To the extent that science understands them, a few important things:
- 12,357 women in the United States were diagnosed with cervical cancer in 2009, and 3,909 died of it.
- Most cervical cancer is caused by human papillomavirus (HPV).
- In 2006, the FDA approved a vaccination against HPV that can prevent some of said cervical cancer.
- The CDC and American Academy of Pediatrics recommend the vaccine to all teenagers. No studies have proven or raised serious questions about any associated side effects.
Despite all that 75 percent of teenage girls in the U.S. were, as of 2010, not up to date on their HPV vaccinations. That number is highlighted in an analysis by Dr. Paul Darden and colleagues in Monday's edition of the journal Pediatrics.
What's more, 44 percent of parents said they didn't plan to get their daughters vaccinated, which was up from 40 percent two years earlier.
Darden concluded, "Despite doctors increasingly recommending adolescent vaccines, parents increasingly intend not to vaccinate female teens with [the] HPV [vaccine]."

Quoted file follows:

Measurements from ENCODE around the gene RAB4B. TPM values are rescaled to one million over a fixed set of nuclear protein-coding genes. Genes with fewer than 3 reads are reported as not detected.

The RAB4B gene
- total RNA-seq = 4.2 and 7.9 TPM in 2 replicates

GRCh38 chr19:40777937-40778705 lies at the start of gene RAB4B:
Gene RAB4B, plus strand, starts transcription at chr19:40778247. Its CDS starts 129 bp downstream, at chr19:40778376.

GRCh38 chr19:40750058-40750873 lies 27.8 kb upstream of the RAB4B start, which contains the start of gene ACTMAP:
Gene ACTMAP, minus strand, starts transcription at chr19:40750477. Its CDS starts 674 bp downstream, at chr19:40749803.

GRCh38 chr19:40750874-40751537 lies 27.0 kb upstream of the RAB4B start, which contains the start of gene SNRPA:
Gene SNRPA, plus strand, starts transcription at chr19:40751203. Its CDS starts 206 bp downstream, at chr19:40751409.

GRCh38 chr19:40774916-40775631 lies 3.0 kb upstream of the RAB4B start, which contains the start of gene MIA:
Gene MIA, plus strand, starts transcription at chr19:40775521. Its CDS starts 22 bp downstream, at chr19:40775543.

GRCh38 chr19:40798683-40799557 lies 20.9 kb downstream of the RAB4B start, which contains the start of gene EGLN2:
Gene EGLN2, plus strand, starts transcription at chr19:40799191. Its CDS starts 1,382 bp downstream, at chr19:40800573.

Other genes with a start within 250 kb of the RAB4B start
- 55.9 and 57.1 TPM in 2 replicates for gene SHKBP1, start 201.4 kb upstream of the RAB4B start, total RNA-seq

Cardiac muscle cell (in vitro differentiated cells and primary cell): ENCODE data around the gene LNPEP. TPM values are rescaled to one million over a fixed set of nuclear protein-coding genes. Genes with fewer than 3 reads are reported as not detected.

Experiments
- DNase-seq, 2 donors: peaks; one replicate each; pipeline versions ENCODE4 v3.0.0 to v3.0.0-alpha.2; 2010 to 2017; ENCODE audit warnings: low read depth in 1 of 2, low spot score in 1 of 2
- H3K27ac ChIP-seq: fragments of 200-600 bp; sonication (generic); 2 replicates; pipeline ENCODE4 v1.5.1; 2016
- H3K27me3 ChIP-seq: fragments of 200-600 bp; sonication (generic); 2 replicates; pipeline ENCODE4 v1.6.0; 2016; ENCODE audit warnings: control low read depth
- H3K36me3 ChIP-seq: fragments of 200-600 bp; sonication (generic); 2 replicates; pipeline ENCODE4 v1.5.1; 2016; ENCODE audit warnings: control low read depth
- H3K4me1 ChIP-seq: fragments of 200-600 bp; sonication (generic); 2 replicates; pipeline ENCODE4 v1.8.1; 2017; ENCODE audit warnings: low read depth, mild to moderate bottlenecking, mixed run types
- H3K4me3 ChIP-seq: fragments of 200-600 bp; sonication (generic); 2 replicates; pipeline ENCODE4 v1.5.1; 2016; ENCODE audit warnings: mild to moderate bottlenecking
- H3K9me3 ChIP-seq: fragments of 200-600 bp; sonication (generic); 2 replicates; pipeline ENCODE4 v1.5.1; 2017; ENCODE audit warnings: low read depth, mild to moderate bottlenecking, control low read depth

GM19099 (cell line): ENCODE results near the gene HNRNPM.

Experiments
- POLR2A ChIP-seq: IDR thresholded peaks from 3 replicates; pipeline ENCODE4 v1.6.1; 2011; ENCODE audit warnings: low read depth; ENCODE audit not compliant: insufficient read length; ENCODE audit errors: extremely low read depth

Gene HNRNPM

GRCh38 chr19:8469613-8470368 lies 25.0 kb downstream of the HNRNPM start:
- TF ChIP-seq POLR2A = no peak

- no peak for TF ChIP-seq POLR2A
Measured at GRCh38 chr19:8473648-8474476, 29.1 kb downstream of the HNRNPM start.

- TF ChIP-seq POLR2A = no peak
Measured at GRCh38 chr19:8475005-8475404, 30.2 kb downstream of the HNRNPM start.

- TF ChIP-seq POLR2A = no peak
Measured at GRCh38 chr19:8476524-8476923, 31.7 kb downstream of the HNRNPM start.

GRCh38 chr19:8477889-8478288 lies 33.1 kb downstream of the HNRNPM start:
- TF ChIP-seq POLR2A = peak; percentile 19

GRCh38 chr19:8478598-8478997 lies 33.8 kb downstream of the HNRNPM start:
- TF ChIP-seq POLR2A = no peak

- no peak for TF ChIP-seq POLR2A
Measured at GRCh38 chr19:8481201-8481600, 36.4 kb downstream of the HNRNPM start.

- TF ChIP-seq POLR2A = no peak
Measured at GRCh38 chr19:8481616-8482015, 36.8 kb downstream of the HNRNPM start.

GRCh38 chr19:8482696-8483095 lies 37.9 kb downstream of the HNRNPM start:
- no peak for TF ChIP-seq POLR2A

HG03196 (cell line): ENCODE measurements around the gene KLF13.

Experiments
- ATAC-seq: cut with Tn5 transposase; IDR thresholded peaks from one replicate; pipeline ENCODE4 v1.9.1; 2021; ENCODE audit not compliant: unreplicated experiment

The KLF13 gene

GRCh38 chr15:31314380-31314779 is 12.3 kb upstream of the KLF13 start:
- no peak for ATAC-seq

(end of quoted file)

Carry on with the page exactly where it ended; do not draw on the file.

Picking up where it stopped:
Amid the anti-vaccination mania by which historians may well define this era, the growing reluctance and some of its justifications uncovered by Darden were unique to the HPV vaccine. Here are the reasons given by parents in 2010:
The 14 percent who answered "not sexually active" highlight the misconception that people who are not having sex don't need the vaccination. It's most effective when given before a person starts having sex. There's also the misconception here that parents actually know when their kids start having sex.
The 16.4 percent that cited safety concerns was striking, since the number tripled between 2008 and 2010. Unfortunately the subjects didn't expand on what those concerns were or what prompted the rise.
And then, the "not needed/not necessary" responses ... see the mortality statistics above.
In the U.K., a British National Health service program lets teenagers get the vaccine without parental consent. They have even incentivized it with shopping vouchers.
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